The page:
A study out of the University of California Davis found that women who live near farmland where pesticides are applied are 60 percent more likely to give birth to a child with autism or other developmental delays. In the study, the association was stronger for women exposed during their second or third trimester. The study looked at three categories of pesticides: organophosphates, pyrethroids and carbamates; all three were found to have associations with ASD or other developmental delays.
Research published in JAMA Psychiatry shows that parents who have a child with autism are about a third less likely to choose to continue having children compared to parents who do not have a child with ASD. In the study, this "reproductive stoppage" did not occur until the child started showing symptoms or received a diagnosis of ASD. This led researchers to conclude that it was a conscious decision to stop having children, rather than another factor such as fertility problems.
Researchers at UC San Diego have discovered that suramin, a drug that was originally developed to treat African sleeping sickness, reverses autism-like social behaviors in mice. This study proposes that the social difficulties and metabolism issues found in individuals with ASD could be improved with the use of suramin — even in adults. While suramin has not been tested in humans, these findings could direct future research for autism therapies.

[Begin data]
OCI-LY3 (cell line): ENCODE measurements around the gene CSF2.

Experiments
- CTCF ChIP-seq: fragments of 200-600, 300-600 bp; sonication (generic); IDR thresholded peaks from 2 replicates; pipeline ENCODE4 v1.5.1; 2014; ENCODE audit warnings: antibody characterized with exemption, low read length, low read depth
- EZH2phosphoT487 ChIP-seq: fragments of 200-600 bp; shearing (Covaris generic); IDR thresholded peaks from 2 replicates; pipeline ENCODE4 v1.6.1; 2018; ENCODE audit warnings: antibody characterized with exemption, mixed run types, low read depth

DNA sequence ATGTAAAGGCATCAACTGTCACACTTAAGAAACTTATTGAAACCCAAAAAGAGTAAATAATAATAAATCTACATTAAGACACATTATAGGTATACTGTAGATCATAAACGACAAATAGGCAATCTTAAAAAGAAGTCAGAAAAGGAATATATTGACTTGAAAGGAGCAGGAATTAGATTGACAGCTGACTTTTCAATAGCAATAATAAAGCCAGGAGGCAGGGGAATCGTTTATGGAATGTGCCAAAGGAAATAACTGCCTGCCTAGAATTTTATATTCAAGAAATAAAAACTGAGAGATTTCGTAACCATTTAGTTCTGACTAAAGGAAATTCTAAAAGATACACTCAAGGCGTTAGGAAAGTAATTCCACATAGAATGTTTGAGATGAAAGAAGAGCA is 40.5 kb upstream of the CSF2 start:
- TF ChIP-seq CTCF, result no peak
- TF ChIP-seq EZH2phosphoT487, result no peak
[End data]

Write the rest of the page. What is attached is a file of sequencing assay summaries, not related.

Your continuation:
In Each Day I Like It Better, author Amy Lutz dispels her experience with Jonah, her 10 year old son who has Autism Spectrum Disorder. For many years, Jonah's autism manifested as severe violence, to the point where behavior modification trials, medications, and almost a year of hospitalization could not control his rage. Searching earnestly for a cure to control these violent outburts, Amy and her husband turned to the controversial electroconvulsive therapy (ECT). Since then, Jonah's rage has significantly diminished, and now, at age 14, he will move to a less restricted school. Each Day I Like It Better documents the journeys of seven children and their families as they search for successful treatments for autism. Ultimately, they find that electroconvulsive therapy (ECT) can lead to positive outcomes in individuals with autism.
Autism: The International Journal of Research and Practice has published an important and interesting new editorial by Dr. David Mandell and Dr. Luc Lecavalier that challenges the methods the CDC uses to collect and publish autism prevalence data, now at 1 in 68.